Like me, I’m sure you were shocked and saddened to hear of the tragic turn of events at today’s Boston Marathon.
I’d planned to tell you all about the “VIPink Party” I attended Saturday night (I have the post all loaded in and ready to go).
Needless to say, all of that seems pretty frivolous now, when some of the Marathon runners and attendees are hanging on to life by a thread. Others made it out intact, but I’m sure the lives of those in attendance are now turned upside down.
I can’t help but think of the joy and laughter I experienced at Saturday’s event. I enjoyed the company I was with, and I loved being out and about. There’s something about events like the Marathon, concerts, festivals, shows, sporting events, movies and even fundraising dinners that make us happy.
We put on the glitz – or good walking shoes! – and set out to have a good time with friends and family. We don’t approach these events with fear; no, it’s the exact opposite. Many of the people who ran the Marathon had trained for months. Being there was a milestone for many; for some, an event to cross off on their bucket lists.
We don’t expect our events to end in tragedy. No, we expect to Facebook it, Tweet it, commemorate it with pictures, or even blog about it. We plan to place these events in our categories of “good times,” and never expect them to become remembrances of unspeakable horror and fear.
My heartfelt condolences, prayers, and sympathy go out to the families of all who were affected. My hope is that one day; someday, they may again experience good times.
Join in the Fray: When was the last occasion you had a “good time?”
I’m blogging every day in the month of April in Blogher’s NaBloPoMo Challenge. Thanks for reading, and feel free to comment!
Copyright © 2013 Michelle Matthews Calloway, ASwirlGirl™, The Swirl World™, All rights reserved.
Congrats on your anniversary! Such a wonderful milestone for you and your husband, and what a blessing to spend time with your Mother. Joy such as that pales and is overshadowed in the light of tragic circumstances like what happened at the Boston Marathon. I’m distressed to no end to see the mean, hateful spitefulness of people come out at times like these. How brave of you and your husband to defend that woman and her child – to me, THAT is the kind of spirit and action that should be on display. Instead, as you stated, we get armchair crime analysts, conspiracy theorists, and flat out hate/fear mongers in full tilt (and hiding behind computer screens and keyboards, of course).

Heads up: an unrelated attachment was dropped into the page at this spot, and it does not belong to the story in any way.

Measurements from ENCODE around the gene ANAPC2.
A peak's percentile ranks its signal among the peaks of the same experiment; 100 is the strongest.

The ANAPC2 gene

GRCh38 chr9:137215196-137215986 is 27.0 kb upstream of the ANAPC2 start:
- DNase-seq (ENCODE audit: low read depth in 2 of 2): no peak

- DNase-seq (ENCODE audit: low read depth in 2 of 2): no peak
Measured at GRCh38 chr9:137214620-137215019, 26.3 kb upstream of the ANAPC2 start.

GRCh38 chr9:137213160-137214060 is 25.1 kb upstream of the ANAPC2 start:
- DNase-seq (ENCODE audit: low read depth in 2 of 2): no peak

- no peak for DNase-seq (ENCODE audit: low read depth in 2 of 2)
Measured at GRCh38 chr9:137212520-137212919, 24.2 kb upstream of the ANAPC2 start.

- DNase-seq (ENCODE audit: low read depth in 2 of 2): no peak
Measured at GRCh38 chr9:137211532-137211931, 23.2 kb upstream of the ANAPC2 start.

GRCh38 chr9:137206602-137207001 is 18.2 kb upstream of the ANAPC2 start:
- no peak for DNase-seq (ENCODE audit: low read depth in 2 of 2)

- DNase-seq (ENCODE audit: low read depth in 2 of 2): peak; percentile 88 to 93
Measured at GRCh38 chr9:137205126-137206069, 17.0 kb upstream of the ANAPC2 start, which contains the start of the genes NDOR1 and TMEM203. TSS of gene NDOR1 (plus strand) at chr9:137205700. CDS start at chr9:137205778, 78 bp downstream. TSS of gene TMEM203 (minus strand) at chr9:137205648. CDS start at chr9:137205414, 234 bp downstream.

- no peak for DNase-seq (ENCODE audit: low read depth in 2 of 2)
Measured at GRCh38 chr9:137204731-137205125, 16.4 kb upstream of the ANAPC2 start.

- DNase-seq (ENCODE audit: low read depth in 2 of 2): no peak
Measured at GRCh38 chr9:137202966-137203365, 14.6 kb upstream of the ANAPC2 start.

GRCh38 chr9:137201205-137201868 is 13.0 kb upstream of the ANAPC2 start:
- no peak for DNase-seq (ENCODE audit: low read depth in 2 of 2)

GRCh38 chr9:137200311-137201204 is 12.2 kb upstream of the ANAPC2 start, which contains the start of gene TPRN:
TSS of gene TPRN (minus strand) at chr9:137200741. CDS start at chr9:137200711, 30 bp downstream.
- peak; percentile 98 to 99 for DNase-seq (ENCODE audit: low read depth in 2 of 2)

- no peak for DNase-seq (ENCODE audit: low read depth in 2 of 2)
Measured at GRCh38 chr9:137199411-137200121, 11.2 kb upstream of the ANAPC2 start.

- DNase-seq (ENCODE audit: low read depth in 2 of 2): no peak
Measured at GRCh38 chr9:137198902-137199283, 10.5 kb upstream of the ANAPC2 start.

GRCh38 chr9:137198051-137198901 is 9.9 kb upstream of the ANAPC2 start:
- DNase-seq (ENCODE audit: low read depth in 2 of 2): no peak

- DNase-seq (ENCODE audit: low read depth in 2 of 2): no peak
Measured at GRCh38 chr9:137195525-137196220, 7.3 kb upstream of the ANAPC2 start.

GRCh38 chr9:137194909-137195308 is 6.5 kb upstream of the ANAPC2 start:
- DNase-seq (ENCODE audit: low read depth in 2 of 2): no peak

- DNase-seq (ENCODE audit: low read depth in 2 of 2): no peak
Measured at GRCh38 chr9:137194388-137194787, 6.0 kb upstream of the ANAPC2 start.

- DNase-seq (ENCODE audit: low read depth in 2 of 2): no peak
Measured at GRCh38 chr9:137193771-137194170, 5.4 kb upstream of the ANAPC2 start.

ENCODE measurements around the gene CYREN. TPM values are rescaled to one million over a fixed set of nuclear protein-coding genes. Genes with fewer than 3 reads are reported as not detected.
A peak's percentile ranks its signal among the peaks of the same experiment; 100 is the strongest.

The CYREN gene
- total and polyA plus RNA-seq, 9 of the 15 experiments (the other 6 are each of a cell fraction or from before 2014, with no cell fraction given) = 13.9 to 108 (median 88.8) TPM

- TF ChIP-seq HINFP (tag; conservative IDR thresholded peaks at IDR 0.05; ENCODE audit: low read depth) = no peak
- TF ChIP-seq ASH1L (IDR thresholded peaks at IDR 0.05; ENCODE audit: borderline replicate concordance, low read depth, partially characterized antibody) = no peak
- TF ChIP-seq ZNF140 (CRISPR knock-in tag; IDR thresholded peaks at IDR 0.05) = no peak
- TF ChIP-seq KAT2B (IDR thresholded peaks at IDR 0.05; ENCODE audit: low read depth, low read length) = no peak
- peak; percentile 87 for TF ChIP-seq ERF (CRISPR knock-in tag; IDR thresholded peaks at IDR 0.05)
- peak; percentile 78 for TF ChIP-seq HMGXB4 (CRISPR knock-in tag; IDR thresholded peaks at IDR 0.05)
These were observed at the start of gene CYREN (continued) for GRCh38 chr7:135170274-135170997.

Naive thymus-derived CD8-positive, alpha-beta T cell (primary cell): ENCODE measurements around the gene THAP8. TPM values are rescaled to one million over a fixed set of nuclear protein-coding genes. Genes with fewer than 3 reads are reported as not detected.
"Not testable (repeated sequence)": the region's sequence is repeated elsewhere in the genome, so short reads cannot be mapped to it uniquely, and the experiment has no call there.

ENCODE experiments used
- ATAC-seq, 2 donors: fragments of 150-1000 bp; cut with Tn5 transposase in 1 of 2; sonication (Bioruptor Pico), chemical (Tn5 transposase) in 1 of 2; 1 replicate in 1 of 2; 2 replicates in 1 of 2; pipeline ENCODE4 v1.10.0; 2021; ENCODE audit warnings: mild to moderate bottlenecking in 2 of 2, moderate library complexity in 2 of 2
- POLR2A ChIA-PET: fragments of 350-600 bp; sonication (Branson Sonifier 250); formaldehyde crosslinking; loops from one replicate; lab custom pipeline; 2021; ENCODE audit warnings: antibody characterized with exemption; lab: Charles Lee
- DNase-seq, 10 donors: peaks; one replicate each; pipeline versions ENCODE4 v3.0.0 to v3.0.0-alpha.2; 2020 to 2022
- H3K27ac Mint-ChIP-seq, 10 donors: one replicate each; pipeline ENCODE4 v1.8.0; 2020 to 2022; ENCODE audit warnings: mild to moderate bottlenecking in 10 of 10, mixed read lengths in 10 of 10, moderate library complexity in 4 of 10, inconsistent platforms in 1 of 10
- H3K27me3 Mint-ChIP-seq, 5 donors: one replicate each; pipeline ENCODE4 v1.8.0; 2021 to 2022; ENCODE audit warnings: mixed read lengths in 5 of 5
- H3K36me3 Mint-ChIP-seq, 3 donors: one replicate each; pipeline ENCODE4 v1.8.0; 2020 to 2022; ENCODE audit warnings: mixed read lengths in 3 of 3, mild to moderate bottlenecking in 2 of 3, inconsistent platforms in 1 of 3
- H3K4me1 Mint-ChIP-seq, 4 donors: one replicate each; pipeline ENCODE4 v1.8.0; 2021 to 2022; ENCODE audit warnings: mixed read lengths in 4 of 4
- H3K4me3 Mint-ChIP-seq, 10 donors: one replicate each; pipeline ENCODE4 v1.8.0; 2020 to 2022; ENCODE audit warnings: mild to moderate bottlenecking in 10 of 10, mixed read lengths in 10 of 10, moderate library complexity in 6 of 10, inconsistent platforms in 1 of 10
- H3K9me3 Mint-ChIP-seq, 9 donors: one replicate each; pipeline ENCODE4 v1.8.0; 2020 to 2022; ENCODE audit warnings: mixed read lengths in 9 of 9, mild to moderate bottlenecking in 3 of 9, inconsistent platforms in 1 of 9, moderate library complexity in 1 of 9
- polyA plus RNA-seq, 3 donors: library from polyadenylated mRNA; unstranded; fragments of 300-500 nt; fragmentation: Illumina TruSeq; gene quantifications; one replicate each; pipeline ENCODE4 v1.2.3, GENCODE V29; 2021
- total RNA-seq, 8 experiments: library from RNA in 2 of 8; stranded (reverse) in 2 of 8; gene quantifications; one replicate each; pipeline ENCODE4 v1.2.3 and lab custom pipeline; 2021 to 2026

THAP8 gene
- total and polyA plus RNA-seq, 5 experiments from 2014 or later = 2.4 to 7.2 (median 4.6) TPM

I alternate between feeling profoundly sad and profoundly angry. ~Le sigh.
Good post, Michelle! This past weekend, I was in Atlanta with my husband, celebrating our 20th wedding anniversary. We met my mother there and I was able to attend a knitting convention as well as sample the things Atlanta had to offer. I was going to put the photos on FB and gush about it but, like you, I felt it would be frivolous. I am thankful to have 23 years with my husband and look forward to more.
You know what really bothers me? The horrific event, or course, but also what happens afterward. People want to assign blame instead of being patient and letting law enforcement do their jobs (which they will do with expert efficiency). They want to speculate and be “armchair” cops. For a day or two, people will come together but then, it will be business as usual. I’m sorry to be cynical but I saw this during 9/11; I was in DC when the Pentagon was hit. I lived in an actual city with a disaster of unimaginable proportions, wondering if friends were dead or alive. As difficult as that was for me (being locked down, no communications with anyone, standing at the Anacostia River, looking down at the Pentagon as it burned), I can’t begin to imagine how difficult it was for those who lost a family member. In the next few weeks, the way people acted after hugging each other and crying in the days before was terrible. Anyone with light to medium brown skin and dark hair was subject to epithets and accusations, not to mention some harassment or even arrest after being falsely accused. I encountered some WM selling wood in my neighborhood (which was very diverse, filled with diplomatic personnel) verbally attacking a Muslim woman and her child. I was in uniform then and stood in front of her, confronting their racism. It was getting ugly when my husband drove up, also in uniform, stood with me while I called the police. Those were nasty days.
I wish, when something like this kind of tragedy happens, that people would re-examine their lives and I mean everyone from world leaders on down the line. Unfortunately, that will not happen. We’ll cry as a nation, get condolences from around the world and when the wall-to-wall coverage in the news dies down, we’ll move on until the perps are caught. The blame game will continue, people will get mean again, the country will still be divided and so it goes.
What more can one say on something like this, Michelle? It’s sad, yes, I agree. But I’m already hearing rumblings that some folks are trying to blame the President for this. At times like that, I sometimes despair of humanity. Yet we all must keep going on. Get the lesson from this, whatever that might be for each of us, individually and collectively. If we don’t get the lesson, then this kind of thing will keep happening, and keep getting worse, until we do get it. That’s the way of things, and it’s proven out by observation.